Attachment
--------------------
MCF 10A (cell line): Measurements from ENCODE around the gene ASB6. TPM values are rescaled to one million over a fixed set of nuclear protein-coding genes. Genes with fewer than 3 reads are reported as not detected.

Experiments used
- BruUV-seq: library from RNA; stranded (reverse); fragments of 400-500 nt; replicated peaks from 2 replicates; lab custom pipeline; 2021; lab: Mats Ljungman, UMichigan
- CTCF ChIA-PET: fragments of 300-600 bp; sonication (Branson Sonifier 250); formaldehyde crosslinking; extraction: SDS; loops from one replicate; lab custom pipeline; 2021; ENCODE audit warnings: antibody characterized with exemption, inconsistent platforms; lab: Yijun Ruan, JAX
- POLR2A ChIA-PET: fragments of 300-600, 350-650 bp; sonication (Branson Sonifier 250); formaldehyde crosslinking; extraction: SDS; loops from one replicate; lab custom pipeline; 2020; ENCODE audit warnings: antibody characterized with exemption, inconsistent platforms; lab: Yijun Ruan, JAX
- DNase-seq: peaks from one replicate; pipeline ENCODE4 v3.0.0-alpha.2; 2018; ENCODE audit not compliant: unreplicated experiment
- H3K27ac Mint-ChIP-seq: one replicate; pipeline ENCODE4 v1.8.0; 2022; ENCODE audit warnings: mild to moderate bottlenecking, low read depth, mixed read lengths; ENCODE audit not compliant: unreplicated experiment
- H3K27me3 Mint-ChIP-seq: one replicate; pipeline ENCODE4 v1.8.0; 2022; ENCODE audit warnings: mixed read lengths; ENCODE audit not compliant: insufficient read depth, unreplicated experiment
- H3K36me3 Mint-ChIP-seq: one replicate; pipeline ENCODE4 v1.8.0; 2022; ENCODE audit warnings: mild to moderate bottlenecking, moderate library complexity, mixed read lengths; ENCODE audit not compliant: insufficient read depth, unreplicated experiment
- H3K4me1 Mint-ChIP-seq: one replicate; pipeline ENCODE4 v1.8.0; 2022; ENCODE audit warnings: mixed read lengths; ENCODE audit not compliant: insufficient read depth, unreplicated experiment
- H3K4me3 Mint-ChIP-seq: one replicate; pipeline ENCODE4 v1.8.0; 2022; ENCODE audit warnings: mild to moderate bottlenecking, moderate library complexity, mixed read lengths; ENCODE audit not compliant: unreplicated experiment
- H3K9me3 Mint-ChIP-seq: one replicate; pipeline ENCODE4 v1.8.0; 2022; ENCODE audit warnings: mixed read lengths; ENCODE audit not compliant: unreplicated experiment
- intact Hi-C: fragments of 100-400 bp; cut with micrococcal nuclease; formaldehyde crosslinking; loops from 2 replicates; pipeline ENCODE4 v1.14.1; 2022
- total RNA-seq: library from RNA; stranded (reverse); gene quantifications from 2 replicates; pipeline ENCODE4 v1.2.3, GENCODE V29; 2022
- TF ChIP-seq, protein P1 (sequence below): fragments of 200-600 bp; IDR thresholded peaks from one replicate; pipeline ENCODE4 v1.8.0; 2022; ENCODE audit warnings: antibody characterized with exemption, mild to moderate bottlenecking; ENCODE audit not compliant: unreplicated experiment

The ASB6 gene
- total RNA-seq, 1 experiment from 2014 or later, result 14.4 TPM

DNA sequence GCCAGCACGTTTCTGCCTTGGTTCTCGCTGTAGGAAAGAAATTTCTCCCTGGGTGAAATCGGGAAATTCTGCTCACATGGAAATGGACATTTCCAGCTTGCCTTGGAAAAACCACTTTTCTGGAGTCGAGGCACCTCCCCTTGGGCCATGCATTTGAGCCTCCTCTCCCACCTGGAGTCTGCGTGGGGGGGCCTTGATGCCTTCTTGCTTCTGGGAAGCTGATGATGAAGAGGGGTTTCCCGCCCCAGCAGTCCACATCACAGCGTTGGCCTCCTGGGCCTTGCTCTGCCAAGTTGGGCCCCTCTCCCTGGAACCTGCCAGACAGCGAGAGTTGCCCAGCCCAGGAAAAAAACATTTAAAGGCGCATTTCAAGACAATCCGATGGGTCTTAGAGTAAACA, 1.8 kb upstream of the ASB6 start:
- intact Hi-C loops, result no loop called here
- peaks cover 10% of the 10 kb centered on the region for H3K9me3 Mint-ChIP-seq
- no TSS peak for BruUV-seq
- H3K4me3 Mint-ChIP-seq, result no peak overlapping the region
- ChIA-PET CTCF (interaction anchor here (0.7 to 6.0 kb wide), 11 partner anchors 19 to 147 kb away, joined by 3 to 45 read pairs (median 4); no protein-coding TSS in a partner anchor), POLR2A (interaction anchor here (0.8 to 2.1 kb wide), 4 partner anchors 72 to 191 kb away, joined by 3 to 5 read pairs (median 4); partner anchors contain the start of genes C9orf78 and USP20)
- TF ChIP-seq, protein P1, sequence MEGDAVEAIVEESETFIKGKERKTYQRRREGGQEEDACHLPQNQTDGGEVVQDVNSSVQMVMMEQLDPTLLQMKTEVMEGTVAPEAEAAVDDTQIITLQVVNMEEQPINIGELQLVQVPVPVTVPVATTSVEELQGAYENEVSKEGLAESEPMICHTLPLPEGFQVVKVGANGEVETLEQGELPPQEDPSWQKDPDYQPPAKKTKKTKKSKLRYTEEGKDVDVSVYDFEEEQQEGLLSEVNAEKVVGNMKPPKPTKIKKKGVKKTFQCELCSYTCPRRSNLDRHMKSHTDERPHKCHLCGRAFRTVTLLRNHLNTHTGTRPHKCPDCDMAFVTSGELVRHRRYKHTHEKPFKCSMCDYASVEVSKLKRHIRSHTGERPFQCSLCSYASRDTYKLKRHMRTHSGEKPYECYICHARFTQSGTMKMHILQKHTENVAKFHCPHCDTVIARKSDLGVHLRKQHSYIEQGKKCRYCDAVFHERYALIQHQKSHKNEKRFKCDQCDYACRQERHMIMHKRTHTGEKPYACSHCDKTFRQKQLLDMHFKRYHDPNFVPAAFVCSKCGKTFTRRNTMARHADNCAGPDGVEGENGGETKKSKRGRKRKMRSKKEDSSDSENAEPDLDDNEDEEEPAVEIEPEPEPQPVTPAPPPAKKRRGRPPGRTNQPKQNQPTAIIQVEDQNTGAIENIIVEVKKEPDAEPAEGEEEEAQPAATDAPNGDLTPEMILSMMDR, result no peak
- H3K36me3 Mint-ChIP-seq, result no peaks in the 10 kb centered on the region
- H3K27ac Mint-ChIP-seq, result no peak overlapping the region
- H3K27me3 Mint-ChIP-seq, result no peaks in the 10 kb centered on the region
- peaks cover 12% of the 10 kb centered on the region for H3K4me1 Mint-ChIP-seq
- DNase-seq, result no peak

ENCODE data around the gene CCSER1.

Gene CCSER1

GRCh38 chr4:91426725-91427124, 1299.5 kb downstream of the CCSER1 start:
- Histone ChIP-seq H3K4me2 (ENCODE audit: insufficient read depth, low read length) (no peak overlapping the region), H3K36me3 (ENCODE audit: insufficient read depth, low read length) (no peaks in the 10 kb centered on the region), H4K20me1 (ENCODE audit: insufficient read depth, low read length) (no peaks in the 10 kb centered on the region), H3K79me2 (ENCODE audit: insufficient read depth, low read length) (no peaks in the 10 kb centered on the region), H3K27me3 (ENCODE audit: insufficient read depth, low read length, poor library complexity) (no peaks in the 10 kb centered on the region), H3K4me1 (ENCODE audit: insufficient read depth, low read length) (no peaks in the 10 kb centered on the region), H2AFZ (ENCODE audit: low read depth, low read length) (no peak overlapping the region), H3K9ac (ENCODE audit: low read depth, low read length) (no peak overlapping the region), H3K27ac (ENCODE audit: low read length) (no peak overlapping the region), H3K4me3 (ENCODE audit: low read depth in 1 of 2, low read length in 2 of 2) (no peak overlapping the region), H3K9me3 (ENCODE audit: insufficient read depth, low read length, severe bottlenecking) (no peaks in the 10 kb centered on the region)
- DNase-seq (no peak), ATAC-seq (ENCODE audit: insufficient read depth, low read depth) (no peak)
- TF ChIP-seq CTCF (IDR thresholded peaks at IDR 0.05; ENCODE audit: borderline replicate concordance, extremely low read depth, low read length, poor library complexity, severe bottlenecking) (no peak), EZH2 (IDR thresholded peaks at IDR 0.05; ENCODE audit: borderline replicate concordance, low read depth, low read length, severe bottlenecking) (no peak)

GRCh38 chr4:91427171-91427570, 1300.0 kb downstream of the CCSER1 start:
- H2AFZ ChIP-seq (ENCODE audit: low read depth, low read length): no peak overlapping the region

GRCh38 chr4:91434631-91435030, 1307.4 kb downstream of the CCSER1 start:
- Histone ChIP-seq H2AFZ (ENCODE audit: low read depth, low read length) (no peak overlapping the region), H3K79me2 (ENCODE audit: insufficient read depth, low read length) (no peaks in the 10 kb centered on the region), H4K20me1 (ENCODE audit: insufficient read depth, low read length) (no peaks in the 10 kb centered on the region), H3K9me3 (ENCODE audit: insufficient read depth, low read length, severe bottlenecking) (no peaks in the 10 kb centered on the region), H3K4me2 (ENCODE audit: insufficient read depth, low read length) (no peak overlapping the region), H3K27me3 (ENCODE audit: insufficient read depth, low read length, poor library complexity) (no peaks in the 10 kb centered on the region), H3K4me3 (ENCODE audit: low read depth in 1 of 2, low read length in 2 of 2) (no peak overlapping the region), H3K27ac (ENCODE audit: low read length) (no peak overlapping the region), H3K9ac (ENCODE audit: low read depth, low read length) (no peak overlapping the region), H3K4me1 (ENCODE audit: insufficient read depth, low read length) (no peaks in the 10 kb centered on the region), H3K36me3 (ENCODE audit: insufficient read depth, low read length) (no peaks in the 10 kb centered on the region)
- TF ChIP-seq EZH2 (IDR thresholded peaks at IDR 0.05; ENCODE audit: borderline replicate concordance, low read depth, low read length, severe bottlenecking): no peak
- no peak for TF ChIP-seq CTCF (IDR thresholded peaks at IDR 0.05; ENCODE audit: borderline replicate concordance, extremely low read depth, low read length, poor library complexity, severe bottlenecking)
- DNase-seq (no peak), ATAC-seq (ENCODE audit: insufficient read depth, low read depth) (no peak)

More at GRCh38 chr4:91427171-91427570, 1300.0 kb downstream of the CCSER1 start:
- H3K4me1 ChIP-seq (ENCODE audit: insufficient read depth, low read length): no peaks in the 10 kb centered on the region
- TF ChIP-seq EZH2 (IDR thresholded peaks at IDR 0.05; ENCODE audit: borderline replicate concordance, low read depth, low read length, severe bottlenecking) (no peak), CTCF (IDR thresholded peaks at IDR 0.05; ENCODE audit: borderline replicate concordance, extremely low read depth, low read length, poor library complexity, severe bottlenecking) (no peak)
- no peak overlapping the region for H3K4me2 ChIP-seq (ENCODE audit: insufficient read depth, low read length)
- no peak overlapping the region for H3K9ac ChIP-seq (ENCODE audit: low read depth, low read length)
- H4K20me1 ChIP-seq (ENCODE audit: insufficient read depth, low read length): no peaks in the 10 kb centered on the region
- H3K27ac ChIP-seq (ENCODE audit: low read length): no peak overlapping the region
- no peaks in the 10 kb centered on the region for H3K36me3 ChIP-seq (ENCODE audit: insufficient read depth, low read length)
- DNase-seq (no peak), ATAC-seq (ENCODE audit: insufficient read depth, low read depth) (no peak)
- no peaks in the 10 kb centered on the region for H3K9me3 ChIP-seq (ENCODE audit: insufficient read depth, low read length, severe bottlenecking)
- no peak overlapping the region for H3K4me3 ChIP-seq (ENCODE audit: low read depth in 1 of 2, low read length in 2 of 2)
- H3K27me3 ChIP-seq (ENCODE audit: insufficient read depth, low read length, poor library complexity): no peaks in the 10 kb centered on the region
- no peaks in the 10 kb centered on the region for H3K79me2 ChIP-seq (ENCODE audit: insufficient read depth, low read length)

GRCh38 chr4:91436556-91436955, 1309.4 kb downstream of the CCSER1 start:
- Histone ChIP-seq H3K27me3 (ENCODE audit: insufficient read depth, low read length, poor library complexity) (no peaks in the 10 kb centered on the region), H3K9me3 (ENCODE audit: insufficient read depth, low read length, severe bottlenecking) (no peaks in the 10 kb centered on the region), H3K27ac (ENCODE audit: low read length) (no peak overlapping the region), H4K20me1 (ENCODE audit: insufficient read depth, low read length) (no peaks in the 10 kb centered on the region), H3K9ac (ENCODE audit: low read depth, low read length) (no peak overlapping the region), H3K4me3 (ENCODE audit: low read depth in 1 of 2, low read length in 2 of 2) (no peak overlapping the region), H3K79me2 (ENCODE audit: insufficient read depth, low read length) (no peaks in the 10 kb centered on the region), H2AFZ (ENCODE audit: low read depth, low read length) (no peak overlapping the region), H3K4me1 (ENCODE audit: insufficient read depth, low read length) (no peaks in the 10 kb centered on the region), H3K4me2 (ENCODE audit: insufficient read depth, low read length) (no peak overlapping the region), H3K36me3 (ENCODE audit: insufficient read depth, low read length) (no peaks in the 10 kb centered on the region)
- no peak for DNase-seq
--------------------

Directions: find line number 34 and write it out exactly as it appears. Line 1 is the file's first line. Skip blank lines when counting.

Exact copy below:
- DNase-seq (no peak), ATAC-seq (ENCODE audit: insufficient read depth, low read depth) (no peak)